Duncan Browne: Biography
Duncan Browne was born on March 25, 1947. The only child of Air Commodore and Mrs. C.D.A. Browne, Duncan initially intended to follow his father into the Royal Air Force. He was turned down on health grounds while still at the Worksop College, where he was a promising schoolboy actor and clarinetist.
A classical guitarist, he attended the London Academy of Music and Dramatic Art for three years, where he studied Composition and Harmony with the legendary Anthony Bowles, who encouraged him towards a career in music. Duncan also had intentions of becoming an actor, but his music career took off in 1967 when he encountered Andrew Loog Oldham of Immediate Records, which led to the release of his first solo album, “Give Me Take You” in 1968. Browne’s sound embraced the most lyrical elements of Paul McCartney, Donovan, and the Moody Blues.
Later, he played a major role in the German feature film, “Zeit fur Traume” (“Time for Dreams”) before his association with Mickie Most, which culminated with the 1973 album on RAK Records, “Duncan Browne”. His British single, “Journey”, with its extraordinary Spanish guitar figure, went top 20 in 1972 and was voted “most unusual single of the year”.
In 1973 he decided to transfer his classical technique to electric guitar, during which period he met Peter Godwin. They worked together for two years in Paris and London on the prototypical songs, sound and style of what was to become “Metro”. Duncan’s only album with Metro was released in 1976 on Logo Records. David Bowie later recorded “Criminal World” for his album “Let’s Dance”.
After leaving Metro, Duncan entered what was to be his most creative period, culminating in two fantastic albums, “The Wild Places” in 1978, and “Streets of Fire” in 1979. The band Duncan assembled for these albums was potent. The rhythm section of Tony Hymas (keyboards), John Giblin (bass), and Simon Phillips (drums) later recorded with Peter Townshend, Jeff Beck, and Jack Bruce.
During the 1980’s, Duncan turned his focus to writing music for the theatre, television and film, most notably working with Sebastion Graham-Jones on “Travelling Man”, the soundtrack from the Granada TV series , released in 1984. Also memorable was “Salva Me” sung by the soprano Isobel Buchanan for BBC’s drama series “Shadow of the Noose”, and most recently, the musical score of three films for BBC’s “The Essential Guide to the History of Europe”.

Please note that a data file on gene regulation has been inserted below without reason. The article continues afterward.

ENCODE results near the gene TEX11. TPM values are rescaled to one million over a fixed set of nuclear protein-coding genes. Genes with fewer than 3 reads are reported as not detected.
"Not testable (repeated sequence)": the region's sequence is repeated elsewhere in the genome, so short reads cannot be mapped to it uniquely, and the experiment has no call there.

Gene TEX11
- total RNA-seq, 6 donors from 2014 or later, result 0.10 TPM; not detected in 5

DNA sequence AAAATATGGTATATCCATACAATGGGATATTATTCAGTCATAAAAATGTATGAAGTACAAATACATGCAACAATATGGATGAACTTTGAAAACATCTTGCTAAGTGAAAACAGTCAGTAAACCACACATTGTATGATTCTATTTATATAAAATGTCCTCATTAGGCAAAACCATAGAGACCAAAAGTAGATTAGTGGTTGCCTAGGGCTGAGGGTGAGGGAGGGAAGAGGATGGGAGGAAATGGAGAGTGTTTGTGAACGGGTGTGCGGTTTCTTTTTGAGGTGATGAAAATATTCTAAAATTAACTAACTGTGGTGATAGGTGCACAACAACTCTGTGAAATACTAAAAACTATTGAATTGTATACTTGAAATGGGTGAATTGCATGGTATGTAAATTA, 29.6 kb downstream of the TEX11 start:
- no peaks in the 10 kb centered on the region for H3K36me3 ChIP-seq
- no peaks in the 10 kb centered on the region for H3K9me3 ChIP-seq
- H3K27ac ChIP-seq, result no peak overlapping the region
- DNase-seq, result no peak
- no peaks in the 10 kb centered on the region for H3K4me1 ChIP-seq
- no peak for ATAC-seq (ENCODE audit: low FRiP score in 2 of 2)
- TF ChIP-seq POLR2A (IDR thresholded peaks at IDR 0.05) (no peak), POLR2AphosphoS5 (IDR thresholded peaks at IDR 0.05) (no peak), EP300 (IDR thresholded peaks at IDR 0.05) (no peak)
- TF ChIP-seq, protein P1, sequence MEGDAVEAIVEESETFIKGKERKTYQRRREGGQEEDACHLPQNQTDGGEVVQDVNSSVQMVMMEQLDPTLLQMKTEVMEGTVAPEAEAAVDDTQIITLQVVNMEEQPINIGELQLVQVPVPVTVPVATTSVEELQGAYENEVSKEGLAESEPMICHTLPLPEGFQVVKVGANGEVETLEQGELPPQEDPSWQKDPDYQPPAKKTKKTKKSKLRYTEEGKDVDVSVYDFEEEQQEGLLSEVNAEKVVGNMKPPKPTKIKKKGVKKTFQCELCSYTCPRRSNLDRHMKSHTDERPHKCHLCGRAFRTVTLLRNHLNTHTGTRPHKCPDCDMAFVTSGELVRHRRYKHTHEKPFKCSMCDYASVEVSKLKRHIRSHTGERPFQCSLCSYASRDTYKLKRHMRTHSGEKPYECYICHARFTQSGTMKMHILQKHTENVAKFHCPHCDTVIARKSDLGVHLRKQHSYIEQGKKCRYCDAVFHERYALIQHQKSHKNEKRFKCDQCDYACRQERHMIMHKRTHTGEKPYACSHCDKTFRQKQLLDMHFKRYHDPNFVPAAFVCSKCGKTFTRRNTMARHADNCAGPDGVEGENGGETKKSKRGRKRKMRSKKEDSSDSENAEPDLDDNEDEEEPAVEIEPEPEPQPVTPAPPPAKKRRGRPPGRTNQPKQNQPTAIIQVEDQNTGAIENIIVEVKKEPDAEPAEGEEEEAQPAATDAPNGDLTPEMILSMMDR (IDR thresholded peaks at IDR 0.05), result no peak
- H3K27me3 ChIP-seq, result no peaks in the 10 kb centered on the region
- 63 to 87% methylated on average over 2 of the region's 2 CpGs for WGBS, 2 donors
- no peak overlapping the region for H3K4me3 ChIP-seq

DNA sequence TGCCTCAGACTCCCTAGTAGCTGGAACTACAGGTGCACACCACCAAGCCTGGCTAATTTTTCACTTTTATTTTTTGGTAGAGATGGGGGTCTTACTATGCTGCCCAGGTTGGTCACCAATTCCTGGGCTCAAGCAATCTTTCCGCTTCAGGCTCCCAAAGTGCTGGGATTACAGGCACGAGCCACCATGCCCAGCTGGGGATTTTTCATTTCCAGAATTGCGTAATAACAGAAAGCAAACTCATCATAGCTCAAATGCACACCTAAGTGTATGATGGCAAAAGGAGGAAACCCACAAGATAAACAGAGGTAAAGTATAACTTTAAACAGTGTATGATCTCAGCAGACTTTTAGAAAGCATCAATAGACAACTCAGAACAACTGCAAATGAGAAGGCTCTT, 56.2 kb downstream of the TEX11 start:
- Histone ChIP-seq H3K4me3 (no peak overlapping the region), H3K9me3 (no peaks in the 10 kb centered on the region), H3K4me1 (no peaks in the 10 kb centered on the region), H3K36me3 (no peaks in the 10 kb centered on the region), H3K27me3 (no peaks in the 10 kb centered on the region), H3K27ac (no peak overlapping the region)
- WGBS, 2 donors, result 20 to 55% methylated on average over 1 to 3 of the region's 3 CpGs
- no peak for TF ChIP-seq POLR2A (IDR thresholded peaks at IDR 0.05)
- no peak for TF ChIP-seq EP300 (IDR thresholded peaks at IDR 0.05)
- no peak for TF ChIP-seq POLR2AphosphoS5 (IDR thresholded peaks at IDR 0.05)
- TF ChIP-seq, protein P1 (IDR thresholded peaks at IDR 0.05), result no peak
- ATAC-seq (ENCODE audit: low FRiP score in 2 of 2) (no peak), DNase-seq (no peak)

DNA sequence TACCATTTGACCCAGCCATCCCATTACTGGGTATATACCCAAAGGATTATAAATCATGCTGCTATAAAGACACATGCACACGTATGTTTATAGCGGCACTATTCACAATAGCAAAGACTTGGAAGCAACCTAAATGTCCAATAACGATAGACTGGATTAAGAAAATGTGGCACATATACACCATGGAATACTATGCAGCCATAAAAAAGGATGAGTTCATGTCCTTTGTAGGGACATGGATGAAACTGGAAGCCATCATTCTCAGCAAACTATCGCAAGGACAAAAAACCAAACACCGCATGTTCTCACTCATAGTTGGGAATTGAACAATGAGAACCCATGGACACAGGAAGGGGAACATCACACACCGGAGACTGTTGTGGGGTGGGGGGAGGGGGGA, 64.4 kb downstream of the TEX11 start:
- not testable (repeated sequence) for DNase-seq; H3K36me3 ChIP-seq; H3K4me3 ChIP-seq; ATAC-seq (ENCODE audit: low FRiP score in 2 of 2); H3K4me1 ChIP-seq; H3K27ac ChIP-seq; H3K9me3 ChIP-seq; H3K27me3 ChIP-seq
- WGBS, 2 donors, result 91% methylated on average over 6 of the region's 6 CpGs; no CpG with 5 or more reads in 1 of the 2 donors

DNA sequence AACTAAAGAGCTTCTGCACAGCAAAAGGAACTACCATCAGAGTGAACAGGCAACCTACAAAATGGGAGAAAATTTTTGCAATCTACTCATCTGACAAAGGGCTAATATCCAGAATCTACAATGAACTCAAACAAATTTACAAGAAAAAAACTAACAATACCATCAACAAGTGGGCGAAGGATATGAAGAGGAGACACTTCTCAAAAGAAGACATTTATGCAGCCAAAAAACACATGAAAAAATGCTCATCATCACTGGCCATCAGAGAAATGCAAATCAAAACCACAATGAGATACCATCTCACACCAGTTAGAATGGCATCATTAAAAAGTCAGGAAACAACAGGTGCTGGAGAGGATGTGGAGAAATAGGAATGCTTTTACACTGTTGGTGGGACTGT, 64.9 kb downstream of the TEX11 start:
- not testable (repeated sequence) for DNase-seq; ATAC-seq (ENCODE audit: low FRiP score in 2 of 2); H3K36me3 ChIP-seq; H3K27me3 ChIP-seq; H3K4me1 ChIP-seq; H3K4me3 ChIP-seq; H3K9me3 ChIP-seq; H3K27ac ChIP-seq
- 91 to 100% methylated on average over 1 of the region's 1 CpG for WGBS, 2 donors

For the BBC’s World Service and Radio 4, frequently working with the producer and arranger Nick Magnus, he composed and recorded themes for “Newshour, Mediawatch, Network UK”, and much else. He wrote music for the Royal National Theatre and was musical director and co-lyricist for “Brel”, starring Sian Phillips at the Donmar Warehouse Theatre.
In the 1990’s, battling cancer, Duncan had begun work on his first album of new songs in well over a decade. But tragically, Duncan would not see the completion of “Songs of Love and War”, succumbing to cancer in May, 1993.
The following appeared in Melody Maker in June of 1993:
In another tragedy, DUNCAN BROWNE died on May 28, after a long battle with cancer. He was 46. The singer-songwriter is best remembered for his 1972 hit single, ”Journey”, and for David Bowie’s cover of his ”Criminal World”, which appeared on Bowie’s 1983 album, ”Let’s Dance”.
Following his solo success, Browne achieved cult status in the mid-Seventies as part of glam-pop duo, Metro. In 1984, he enjoyed another brush with the singles chart via his minor hit, ”Theme From The Traveling Man”. He leaves a wife and an eight-year-old son.
This is an excerpt from the obituary that appeared in The Times, Thursday June 24, 1993:
Duncan Browne, composer and musician, died of cancer on May 28, aged 46.
…..Largely self-taught, his musical horizons and knowledge were, respectively, limitless and encyclopedic. He possessed, invaluable, a remarkable gift for judging the contributive value of music to drama and documentary.
He is survived by his wife Lin and one son
The task of completing the album fell to Nick Magnus, who with the help of Colin Blunstone and Sebastion Graham-Jones, put the finishing touches on a haunting and beautiful collection of songs. The album was released on Nic Potter’s Zomart label in 1995.
Duncan Browne’s songs have been covered by Patti Smith, Ian Matthews, Barry Manilow, Colin Blunstone, John English, and particularly successfully by David Bowie.
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